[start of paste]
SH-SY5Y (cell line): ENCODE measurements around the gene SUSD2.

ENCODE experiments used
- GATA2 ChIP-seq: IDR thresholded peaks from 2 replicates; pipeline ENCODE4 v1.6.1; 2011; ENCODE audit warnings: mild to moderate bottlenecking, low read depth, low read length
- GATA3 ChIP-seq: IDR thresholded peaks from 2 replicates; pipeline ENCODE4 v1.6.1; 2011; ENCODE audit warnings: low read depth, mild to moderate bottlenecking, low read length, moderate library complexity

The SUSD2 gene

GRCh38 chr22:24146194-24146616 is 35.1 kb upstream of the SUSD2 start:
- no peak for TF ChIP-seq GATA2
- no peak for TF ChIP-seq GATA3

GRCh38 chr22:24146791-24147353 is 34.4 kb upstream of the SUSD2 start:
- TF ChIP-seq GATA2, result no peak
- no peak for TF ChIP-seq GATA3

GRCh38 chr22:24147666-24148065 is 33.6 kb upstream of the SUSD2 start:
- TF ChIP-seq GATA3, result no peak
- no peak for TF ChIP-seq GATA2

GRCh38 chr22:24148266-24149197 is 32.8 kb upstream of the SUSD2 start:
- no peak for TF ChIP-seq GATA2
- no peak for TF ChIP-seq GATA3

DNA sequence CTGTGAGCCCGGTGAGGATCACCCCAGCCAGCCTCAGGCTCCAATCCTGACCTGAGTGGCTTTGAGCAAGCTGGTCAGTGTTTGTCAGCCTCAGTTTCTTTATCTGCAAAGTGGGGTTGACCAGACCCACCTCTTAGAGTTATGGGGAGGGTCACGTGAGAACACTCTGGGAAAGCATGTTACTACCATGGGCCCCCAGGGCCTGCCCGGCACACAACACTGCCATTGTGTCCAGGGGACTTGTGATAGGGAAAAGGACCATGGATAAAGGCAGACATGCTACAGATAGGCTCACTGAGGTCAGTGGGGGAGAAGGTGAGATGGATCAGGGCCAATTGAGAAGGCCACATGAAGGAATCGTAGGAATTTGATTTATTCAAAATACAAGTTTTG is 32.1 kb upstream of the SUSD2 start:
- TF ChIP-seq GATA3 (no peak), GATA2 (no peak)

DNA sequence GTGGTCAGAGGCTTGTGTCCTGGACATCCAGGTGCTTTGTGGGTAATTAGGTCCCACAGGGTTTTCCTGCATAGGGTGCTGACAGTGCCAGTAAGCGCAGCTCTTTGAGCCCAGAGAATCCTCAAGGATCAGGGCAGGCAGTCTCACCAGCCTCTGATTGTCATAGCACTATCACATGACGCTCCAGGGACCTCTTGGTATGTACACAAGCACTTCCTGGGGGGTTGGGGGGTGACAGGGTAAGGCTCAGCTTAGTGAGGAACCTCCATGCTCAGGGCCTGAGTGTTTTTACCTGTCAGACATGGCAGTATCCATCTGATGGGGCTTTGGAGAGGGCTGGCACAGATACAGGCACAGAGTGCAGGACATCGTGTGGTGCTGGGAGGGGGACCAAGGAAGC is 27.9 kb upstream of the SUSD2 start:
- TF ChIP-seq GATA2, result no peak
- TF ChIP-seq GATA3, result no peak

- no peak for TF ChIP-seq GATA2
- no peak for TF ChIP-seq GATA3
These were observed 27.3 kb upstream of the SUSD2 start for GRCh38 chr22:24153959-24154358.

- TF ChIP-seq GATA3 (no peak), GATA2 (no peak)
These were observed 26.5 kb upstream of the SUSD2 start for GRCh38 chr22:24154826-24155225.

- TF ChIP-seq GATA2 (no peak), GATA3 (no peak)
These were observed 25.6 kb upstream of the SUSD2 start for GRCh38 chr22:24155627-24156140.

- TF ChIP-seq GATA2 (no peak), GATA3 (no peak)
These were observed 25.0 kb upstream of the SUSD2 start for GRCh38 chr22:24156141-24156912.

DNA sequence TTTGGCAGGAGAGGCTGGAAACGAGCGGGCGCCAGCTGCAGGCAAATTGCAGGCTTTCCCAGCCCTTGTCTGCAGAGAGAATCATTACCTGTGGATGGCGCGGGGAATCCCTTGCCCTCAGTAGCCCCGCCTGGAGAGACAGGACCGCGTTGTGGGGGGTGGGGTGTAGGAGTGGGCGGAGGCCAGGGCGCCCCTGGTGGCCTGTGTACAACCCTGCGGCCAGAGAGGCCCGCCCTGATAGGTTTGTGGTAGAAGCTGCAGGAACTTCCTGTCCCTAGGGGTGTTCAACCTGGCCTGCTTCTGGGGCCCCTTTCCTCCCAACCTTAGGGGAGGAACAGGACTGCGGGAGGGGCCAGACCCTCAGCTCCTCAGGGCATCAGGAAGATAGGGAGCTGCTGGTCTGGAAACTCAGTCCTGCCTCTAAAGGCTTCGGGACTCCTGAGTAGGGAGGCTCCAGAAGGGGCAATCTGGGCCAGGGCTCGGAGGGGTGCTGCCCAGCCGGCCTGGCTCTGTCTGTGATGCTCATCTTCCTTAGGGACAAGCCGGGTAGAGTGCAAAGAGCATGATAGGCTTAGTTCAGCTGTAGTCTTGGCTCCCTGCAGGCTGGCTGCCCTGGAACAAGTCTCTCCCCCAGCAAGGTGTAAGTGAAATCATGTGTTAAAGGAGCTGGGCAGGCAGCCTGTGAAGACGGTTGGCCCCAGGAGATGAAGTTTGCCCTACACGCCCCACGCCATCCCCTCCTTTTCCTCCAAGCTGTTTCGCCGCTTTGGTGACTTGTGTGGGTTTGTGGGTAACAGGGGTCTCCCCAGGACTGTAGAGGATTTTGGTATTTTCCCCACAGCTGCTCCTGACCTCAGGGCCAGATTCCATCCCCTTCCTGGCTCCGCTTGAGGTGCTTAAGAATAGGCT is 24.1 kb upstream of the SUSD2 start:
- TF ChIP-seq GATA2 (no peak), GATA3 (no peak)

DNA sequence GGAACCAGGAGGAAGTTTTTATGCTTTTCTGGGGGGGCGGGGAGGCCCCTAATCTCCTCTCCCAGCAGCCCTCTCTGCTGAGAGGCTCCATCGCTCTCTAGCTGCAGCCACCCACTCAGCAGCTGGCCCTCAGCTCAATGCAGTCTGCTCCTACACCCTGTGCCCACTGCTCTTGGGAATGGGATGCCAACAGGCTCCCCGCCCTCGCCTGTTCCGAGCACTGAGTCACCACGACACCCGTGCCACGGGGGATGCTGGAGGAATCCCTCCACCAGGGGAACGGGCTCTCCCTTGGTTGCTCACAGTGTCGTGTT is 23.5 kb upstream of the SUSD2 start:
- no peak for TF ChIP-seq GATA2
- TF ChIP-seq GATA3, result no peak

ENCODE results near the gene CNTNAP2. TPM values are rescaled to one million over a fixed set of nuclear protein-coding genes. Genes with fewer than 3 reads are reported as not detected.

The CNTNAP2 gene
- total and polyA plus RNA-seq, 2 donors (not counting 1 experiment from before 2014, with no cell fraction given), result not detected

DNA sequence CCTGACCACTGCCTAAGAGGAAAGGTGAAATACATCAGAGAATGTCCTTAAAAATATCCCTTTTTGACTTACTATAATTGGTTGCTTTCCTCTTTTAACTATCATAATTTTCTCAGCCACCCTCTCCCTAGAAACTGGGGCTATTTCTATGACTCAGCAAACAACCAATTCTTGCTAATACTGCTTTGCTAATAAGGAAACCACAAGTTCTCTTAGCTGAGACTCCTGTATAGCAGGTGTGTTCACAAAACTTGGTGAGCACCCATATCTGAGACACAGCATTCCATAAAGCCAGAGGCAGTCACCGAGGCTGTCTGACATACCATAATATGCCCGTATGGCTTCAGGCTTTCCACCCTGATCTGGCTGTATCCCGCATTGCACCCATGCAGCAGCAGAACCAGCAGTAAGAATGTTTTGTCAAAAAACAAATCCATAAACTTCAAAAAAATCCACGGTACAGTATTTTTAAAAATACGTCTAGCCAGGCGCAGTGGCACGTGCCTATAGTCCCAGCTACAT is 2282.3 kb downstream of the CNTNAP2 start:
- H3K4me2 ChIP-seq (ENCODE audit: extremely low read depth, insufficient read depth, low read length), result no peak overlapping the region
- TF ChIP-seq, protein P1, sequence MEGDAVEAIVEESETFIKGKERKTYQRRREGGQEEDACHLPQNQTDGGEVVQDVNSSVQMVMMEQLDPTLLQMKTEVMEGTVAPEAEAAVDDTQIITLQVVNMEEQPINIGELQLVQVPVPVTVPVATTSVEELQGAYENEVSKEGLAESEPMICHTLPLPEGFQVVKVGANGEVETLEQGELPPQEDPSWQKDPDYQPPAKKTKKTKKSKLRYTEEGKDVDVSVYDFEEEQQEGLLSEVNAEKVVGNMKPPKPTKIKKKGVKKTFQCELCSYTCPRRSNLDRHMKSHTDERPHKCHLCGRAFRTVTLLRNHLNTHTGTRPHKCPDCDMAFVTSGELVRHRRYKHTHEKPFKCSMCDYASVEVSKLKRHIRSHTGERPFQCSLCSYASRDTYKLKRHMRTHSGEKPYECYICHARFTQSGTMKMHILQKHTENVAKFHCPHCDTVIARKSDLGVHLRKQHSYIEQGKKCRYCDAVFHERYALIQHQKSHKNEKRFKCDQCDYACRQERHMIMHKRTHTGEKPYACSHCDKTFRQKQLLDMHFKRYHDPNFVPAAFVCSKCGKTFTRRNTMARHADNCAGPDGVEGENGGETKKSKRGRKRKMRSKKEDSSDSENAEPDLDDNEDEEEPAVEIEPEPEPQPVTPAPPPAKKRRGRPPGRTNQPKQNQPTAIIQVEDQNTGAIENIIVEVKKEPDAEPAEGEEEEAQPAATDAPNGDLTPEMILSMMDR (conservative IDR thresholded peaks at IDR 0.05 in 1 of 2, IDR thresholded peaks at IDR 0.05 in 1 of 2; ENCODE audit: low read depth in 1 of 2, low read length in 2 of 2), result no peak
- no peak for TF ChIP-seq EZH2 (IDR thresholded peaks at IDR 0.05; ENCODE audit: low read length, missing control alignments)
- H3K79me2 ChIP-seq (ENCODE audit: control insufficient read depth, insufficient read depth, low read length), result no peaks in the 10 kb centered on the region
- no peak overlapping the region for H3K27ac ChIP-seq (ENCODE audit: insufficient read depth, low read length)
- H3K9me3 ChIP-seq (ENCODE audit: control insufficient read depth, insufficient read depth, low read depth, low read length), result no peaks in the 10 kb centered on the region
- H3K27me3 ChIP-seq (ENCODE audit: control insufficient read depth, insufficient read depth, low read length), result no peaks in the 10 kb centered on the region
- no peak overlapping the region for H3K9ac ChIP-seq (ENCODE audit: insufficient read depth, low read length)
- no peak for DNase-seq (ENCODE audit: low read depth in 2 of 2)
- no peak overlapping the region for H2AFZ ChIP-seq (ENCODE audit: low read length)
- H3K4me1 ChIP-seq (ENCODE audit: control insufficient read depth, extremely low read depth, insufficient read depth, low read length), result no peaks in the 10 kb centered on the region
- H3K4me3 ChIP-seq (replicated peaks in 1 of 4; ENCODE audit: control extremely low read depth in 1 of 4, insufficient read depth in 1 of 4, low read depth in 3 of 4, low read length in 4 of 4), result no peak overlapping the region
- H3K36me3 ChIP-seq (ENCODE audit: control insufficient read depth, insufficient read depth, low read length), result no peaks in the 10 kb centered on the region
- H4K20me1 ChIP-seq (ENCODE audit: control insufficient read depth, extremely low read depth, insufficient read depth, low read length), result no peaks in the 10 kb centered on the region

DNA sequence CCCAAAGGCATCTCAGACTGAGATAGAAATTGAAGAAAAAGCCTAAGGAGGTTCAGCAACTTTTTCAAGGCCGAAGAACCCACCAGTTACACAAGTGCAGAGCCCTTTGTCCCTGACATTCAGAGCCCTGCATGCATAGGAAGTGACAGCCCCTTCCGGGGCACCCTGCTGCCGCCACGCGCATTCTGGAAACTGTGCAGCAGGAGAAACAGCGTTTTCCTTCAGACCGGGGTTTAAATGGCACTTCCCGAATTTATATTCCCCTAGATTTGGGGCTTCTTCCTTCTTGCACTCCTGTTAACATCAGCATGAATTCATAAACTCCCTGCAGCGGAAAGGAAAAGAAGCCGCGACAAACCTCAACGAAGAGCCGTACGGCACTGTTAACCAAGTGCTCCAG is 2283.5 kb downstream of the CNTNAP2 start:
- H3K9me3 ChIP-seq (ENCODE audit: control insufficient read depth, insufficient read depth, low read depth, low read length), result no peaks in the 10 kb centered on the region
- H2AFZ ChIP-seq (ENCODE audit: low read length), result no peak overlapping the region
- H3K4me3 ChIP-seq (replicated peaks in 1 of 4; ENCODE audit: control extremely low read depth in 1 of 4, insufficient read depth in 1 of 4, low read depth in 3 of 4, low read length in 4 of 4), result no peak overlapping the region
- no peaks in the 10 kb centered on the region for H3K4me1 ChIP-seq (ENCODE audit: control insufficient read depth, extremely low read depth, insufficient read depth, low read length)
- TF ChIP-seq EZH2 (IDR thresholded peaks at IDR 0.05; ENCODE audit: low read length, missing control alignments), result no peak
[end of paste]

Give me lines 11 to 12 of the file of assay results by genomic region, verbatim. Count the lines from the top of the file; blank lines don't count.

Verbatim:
- no peak for TF ChIP-seq GATA3

GRCh38 chr22:24147666-24148065 is 33.6 kb upstream of the SUSD2 start: